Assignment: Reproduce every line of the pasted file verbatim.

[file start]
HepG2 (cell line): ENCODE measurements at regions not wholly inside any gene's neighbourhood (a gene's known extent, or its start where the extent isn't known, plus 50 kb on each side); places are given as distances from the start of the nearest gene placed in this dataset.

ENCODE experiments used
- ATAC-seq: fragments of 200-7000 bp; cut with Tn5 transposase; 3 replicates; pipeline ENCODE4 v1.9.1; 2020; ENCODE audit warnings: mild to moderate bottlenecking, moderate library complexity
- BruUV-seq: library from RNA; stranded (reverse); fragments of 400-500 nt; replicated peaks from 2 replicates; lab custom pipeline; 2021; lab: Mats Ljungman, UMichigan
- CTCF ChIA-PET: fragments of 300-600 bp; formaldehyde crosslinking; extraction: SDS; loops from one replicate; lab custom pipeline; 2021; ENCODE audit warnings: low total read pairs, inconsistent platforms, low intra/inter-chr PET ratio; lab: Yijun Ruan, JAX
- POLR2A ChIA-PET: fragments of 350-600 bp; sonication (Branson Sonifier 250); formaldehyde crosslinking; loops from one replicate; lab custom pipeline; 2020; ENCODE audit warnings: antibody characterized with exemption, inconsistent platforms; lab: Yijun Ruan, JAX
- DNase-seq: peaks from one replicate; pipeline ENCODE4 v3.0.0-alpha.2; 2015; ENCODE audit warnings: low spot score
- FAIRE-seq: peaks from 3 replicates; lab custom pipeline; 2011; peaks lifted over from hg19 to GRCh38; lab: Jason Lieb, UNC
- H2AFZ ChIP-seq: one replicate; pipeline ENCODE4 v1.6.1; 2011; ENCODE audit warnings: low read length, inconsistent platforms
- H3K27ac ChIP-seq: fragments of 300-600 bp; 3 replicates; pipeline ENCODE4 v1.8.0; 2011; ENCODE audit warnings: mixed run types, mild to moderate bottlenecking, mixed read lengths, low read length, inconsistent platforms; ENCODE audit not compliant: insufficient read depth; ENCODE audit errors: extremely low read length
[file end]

HepG2 (cell line): ENCODE measurements at regions not wholly inside any gene's neighbourhood (a gene's known extent, or its start where the extent isn't known, plus 50 kb on each side); places are given as distances from the start of the nearest gene placed in this dataset.

ENCODE experiments used
- ATAC-seq: fragments of 200-7000 bp; cut with Tn5 transposase; 3 replicates; pipeline ENCODE4 v1.9.1; 2020; ENCODE audit warnings: mild to moderate bottlenecking, moderate library complexity
- BruUV-seq: library from RNA; stranded (reverse); fragments of 400-500 nt; replicated peaks from 2 replicates; lab custom pipeline; 2021; lab: Mats Ljungman, UMichigan
- CTCF ChIA-PET: fragments of 300-600 bp; formaldehyde crosslinking; extraction: SDS; loops from one replicate; lab custom pipeline; 2021; ENCODE audit warnings: low total read pairs, inconsistent platforms, low intra/inter-chr PET ratio; lab: Yijun Ruan, JAX
- POLR2A ChIA-PET: fragments of 350-600 bp; sonication (Branson Sonifier 250); formaldehyde crosslinking; loops from one replicate; lab custom pipeline; 2020; ENCODE audit warnings: antibody characterized with exemption, inconsistent platforms; lab: Yijun Ruan, JAX
- DNase-seq: peaks from one replicate; pipeline ENCODE4 v3.0.0-alpha.2; 2015; ENCODE audit warnings: low spot score
- FAIRE-seq: peaks from 3 replicates; lab custom pipeline; 2011; peaks lifted over from hg19 to GRCh38; lab: Jason Lieb, UNC
- H2AFZ ChIP-seq: one replicate; pipeline ENCODE4 v1.6.1; 2011; ENCODE audit warnings: low read length, inconsistent platforms
- H3K27ac ChIP-seq: fragments of 300-600 bp; 3 replicates; pipeline ENCODE4 v1.8.0; 2011; ENCODE audit warnings: mixed run types, mild to moderate bottlenecking, mixed read lengths, low read length, inconsistent platforms; ENCODE audit not compliant: insufficient read depth; ENCODE audit errors: extremely low read length